9 years ago
January 7, 2015

How to Deal With Changing Sales Targets

If you are following the right tactics, you can be prepared when sales targets change and meet your organization’s goals.

Rhys Metler

Changing sales targets are a fact of business; targets may change due to new or updated products and services, the movements of competitors, or changes in the marketplace at large. Whatever the reason, sales people must be prepared for these shifts. Sales roles are high pressure and the pressure only builds when sales targets change; if you are following the right tactics, you can use this pressure as a motivation to constantly improve and meet your organization’s goals.

Dealing with Changing Sales Targets: Fall Back on Building Lead Quality

Your ability to hit changing sales targets depends first and foremost on the quality of your leads and how you handle them. Leads are the foundation of the sales process, and must be treated accordingly for you to meet your goals. In addition to using all of the lead generation techniques at your disposal, including asking for referrals, using CRM databases, and following up with leads from within your organization, make sure that you:

  • Look at the time of day you are making sales calls, and analyze whether this is the best time of day for the contacts that you hope to make.
  • Research your own past sales numbers to find out how many leads it takes you to acquire one sale to know how many quality leads you need to hit changing sales targets.
  • Focus your efforts on improving your conversion rates by overcoming objections, making better presentations, and improving wherever you must to make the most of the leads you have.

Dealing with Changing Sales Targets: Set Goals to Keep Up with Growth

If your organization expects your sales targets to increase by a set percentage each quarter, you won’t reach those targets by doing business as usual up until the final weeks. Your success rate will improve dramatically if you set incremental goals for yourself leading up to the changing sales targets your organization has announced; this is about working smarter, and not just harder, than anyone else on the team.

  • Calculate the average value of your closes over the past twelve months to form a realistic idea of how many deals you need to capture to meet changing sales targets.
  • Divide the number of deals you need to reach by the number of weeks until your next target to determine how frequently you must be closing.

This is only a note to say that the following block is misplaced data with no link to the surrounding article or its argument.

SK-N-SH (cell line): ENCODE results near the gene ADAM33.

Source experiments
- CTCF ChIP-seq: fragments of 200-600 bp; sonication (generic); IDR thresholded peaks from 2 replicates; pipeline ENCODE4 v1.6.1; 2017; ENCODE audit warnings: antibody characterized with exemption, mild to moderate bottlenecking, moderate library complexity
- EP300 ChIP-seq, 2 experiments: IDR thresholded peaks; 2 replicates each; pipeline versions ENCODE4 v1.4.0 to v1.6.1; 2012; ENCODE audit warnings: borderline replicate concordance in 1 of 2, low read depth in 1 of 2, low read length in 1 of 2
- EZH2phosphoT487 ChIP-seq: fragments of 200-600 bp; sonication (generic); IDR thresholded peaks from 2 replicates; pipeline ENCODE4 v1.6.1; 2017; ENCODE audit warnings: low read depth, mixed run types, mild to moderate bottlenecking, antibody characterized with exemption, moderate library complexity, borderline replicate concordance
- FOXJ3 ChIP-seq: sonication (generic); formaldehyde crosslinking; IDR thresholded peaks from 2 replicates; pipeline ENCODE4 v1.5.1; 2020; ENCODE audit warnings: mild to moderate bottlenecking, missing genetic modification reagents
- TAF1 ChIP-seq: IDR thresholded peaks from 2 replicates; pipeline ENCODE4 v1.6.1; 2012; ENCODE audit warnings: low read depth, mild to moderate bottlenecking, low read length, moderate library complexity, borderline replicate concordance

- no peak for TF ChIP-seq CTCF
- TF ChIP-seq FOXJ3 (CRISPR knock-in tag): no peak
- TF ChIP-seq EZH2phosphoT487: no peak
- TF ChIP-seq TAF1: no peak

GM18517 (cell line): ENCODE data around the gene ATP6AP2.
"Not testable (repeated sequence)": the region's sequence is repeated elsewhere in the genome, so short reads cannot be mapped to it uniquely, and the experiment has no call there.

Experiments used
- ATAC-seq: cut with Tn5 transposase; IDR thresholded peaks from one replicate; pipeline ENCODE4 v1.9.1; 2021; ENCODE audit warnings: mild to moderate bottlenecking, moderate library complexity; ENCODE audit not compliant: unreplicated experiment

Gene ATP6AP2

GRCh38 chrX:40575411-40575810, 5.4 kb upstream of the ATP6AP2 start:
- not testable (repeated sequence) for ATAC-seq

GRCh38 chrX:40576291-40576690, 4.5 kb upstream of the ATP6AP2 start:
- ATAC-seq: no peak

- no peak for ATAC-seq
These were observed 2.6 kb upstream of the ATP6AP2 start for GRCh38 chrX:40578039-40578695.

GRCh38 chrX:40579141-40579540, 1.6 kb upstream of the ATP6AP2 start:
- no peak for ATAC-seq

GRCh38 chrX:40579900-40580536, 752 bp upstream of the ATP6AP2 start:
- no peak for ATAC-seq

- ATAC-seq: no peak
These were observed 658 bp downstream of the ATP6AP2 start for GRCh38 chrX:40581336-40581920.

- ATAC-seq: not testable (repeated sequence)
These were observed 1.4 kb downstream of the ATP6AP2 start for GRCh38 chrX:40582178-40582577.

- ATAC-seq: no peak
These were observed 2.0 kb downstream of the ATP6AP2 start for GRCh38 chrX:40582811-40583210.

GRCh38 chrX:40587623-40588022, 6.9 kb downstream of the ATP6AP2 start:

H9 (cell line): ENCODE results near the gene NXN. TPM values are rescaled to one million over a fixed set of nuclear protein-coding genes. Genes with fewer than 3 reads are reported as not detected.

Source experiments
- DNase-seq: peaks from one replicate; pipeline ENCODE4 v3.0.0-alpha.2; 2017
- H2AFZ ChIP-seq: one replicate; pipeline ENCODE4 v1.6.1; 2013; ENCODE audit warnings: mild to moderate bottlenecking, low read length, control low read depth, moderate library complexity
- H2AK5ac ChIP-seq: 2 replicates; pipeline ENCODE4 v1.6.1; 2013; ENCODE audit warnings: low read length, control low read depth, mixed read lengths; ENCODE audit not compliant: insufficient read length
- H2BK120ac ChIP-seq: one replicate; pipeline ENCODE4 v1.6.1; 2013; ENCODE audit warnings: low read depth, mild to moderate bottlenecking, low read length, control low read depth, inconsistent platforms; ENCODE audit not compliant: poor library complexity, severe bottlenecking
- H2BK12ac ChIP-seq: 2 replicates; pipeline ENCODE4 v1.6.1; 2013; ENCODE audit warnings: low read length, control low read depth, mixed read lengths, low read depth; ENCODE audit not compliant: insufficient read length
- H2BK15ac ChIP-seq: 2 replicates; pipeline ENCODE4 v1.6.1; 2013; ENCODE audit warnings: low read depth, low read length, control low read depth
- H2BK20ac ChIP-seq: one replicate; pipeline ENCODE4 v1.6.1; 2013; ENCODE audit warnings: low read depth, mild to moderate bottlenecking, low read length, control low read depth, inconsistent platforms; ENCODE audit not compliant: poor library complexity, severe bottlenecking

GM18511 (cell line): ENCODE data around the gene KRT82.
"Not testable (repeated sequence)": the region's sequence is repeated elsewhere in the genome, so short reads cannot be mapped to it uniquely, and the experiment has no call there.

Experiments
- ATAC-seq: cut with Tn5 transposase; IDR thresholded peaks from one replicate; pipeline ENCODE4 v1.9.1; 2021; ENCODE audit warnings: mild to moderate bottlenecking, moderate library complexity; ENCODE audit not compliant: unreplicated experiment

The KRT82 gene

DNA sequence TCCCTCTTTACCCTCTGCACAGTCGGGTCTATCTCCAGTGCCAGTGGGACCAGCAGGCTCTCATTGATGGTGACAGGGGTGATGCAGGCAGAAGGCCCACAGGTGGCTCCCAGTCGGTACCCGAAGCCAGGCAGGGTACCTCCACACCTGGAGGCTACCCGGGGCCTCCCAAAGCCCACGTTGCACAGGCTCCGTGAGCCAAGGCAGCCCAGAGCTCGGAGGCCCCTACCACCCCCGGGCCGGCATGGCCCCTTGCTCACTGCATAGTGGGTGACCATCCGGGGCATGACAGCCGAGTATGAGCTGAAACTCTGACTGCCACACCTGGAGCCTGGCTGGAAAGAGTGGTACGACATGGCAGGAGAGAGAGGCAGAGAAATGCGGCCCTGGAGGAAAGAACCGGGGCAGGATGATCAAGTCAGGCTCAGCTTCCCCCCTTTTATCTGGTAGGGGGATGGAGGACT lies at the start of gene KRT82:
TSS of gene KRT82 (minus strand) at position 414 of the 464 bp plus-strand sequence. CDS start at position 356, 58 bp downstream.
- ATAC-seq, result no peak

• Optimize your cold calling, presentation scheduling, and closing techniques to meet your incremental goals on your way to sales success.

Dealing with Changing Sales Targets: Accept Responsibility for Your Own Success

One of the worst mistakes a career sales person can make is to blame an inability to meet changing sales targets on the organization, the sales manager – anyone but him or herself. When you accept responsibility for your own results, you empower yourself to do better and put the focus back on what you can accomplish, rather than accepting the status quo and letting your sales numbers (and income) suffer.

Organizations set audacious goals to encourage sales teams to outperform, and if you want to be a top sales person, you need to be one of the outperformers reaching for changing sales targets. Remember that others may set goals for you, but the goals you are most likely to reach are those you set for yourself – especially if you aim to beat expectations.

However, if you have done all that you can to meet changing sales targets and find that although your sales numbers are above average for the industry you still cannot get where you need to be for your sales manager, it might be time to look for a new sales position. While changing sales targets are a reality in any organization, unrealistic expectations are not, and you may perform better in a new setting with what you have learned from this experience.

Rhys Metler

Rhys is a tenacious, top performing Senior Sales Recruiter with 15+ years of focused experience in the Digital Media, Mobile, Software, Technology and B2B verticals. He has a successful track record of headhunting top performing sales candidates for some of the most exciting brands in North America. He is a Certified Recruitment Specialist (CRS) and has expert experience in prospecting new business, client retention/renewals and managing top performing sales and recruitment teams. Rhys enjoys spending quality time with his wife, son, and daughters, BBQing on a hot summer day and tropical vacations.